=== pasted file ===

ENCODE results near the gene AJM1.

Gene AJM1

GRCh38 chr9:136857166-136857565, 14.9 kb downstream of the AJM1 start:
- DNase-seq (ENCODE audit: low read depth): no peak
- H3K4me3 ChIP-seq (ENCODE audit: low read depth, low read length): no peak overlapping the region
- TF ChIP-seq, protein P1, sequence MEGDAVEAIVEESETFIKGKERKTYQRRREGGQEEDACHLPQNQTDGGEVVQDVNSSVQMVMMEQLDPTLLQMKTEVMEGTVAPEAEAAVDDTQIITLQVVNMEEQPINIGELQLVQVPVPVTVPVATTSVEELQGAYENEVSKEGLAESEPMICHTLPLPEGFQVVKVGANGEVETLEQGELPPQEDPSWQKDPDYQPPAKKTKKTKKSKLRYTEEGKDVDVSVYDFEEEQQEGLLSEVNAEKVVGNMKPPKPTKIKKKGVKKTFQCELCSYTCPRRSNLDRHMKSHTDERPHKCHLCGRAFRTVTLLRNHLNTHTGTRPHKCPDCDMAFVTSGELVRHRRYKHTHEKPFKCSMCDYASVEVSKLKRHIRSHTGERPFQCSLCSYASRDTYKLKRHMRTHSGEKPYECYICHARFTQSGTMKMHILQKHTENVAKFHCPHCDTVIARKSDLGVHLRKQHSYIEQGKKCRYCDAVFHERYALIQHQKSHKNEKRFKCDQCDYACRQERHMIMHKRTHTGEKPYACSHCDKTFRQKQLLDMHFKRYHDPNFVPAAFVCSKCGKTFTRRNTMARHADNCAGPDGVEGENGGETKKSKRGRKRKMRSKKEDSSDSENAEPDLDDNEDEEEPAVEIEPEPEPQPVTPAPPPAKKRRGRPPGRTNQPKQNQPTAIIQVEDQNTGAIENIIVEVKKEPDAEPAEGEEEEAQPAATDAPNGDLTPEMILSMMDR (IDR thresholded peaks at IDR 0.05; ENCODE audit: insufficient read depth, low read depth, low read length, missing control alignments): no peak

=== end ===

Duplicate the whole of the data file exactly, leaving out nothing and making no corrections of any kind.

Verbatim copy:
ENCODE results near the gene AJM1.

Gene AJM1

GRCh38 chr9:136857166-136857565, 14.9 kb downstream of the AJM1 start:
- DNase-seq (ENCODE audit: low read depth): no peak
- H3K4me3 ChIP-seq (ENCODE audit: low read depth, low read length): no peak overlapping the region
- TF ChIP-seq, protein P1, sequence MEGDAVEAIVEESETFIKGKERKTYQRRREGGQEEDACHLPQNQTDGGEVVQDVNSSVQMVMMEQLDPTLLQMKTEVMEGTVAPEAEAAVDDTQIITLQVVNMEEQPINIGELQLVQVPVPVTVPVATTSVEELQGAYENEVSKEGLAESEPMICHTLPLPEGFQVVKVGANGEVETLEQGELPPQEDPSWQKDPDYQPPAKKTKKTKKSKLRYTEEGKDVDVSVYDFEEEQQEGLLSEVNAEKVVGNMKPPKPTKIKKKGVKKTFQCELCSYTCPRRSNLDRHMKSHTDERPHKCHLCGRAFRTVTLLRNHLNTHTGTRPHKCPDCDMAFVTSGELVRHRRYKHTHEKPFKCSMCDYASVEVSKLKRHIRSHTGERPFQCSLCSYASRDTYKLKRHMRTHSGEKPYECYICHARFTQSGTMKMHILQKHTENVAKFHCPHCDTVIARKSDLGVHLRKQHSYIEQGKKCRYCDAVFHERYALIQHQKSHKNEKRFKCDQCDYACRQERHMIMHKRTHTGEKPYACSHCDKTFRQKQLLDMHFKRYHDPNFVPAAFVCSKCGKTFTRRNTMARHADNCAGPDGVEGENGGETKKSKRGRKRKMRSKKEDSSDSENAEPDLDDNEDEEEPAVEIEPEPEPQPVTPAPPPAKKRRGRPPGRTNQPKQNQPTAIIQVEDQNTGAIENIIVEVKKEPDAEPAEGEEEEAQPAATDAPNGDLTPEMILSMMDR (IDR thresholded peaks at IDR 0.05; ENCODE audit: insufficient read depth, low read depth, low read length, missing control alignments): no peak